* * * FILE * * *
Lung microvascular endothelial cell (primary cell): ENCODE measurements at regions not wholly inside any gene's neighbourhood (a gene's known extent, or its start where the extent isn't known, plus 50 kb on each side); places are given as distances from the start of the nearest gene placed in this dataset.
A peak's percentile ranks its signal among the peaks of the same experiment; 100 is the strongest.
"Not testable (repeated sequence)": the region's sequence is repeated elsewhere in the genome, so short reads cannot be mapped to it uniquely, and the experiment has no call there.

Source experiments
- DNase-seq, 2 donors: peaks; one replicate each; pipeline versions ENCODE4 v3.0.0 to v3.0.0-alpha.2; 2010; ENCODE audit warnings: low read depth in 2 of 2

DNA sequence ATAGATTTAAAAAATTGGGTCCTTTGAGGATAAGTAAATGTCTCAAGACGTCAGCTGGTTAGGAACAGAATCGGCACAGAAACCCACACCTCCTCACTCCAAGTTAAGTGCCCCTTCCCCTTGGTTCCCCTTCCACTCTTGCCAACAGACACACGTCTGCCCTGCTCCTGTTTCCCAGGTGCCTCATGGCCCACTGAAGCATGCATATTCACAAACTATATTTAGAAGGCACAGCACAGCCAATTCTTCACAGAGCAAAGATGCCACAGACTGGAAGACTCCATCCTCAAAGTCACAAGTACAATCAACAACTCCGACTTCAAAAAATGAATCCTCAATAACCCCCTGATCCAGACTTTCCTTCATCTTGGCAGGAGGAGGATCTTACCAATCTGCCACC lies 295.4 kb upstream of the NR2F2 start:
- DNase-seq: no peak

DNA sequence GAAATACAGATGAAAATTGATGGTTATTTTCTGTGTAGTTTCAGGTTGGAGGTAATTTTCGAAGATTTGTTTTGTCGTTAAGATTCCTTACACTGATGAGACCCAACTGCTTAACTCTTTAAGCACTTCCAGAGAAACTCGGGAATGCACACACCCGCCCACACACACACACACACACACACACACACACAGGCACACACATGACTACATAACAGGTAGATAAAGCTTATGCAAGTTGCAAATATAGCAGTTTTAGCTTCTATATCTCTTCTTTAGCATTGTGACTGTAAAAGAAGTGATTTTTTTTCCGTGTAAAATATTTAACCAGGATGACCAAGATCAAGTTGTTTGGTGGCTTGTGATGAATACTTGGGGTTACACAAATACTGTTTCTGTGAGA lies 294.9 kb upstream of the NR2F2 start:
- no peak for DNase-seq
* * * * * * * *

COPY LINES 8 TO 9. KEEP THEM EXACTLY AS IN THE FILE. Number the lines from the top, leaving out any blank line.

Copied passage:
DNA sequence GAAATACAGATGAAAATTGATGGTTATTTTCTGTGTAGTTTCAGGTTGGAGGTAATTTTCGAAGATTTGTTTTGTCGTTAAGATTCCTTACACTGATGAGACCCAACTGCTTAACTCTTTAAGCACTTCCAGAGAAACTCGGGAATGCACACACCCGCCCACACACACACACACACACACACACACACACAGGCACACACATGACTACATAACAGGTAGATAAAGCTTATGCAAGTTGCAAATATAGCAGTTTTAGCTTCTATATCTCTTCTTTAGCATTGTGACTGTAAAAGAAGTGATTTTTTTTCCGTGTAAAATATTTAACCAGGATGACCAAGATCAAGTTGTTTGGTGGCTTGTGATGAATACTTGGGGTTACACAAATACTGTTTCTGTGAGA lies 294.9 kb upstream of the NR2F2 start:
- no peak for DNase-seq